Cabin crew are used to high places, but this is ridiculous.
A recently released Emirates ad (below) appears to show a flight attendant at the very top of Dubai’s 828-meter-tall Burj Khalifa — the world’s tallest building — before flying a drone all the way up to capture the extraordinary spectacle.
And just to be clear, when we say “the very top,” we’re not talking about the viewing deck open to paying customers that isn’t even particularly close to the skyscraper’s highest point. We’re talking about the very top. The tip. The tip of the top.
The ad highlights the U.K.’s decision to relax coronavirus-related travel rules with the United Arab Emirates.
Emirates said that although a casting call to its cabin crew resulted in a number of eager responses, the ad’s producers ended up going with Nicole Smith-Ludvik, a professional skydiving instructor.
Prior to taking up her position at the top of the enormous structure, Smith-Ludvik underwent rigorous training to ensure that all of the necessary safety harnesses (concealed, of course) would be firmly fixed in place during her elevated adventure. No, not even Tom Cruise went out without a safety kit when he performed the same stunt during filming of Mission: Impossible — Ghost Protocol in 2011.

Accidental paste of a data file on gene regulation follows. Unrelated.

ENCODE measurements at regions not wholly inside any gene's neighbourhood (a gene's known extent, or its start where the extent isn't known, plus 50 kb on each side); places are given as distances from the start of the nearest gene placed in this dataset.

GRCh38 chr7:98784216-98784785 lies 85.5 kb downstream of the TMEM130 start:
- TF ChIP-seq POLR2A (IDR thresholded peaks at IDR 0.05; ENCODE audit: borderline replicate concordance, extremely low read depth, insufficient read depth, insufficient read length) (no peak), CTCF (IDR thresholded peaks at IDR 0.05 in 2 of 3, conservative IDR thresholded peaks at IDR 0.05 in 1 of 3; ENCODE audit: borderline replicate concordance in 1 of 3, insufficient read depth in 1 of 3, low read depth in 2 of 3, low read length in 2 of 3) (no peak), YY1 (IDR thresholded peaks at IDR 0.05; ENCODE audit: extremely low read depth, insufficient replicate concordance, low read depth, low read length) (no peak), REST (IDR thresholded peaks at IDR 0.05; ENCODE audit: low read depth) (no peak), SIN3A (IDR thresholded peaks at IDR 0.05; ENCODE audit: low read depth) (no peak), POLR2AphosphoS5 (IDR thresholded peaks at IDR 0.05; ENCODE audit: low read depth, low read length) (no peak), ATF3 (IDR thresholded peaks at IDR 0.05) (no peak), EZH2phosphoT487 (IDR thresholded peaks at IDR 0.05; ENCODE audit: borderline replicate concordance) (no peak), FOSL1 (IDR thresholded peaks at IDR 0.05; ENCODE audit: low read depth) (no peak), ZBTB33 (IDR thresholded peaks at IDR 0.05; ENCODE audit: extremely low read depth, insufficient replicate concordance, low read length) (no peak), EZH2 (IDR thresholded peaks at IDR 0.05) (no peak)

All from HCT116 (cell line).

Once in position, a drone was flown all the way up to meet Smith-Ludvik, recording a close-up of her face before pulling away to reveal her true, rather terrifying location. While a helicopter also could have been used to film the shot, you could never have flown that close to the actor without whipping up a disruptive wind, while a telephoto lens would’ve ruined the natural-looking scene captured at the start that offers no clue as to her extraordinary location.
Afterwards, the skydiver said the experience was “without a doubt, one of the most amazing and exciting stunts I’ve ever done.”
Responding to those questioning whether the footage was real, Emirates said, “The ad was filmed without any green screen or special effects and was the result of rigorous planning, training, testing, and a strict safety protocol.”
Another video released by Emirates shows some behind-the-scenes footage from the shoot.
The climb to the top from Burj Khalifa’s 160th level took 75 minutes, with the team having to scale several tiers and ladders inside a tube to reach the highest point.
“A single drone was used to capture the footage in a continuous take to film the complete sequence,” the company said, adding that at 828 meters above the ground, this must surely be one of the highest ads ever filmed.
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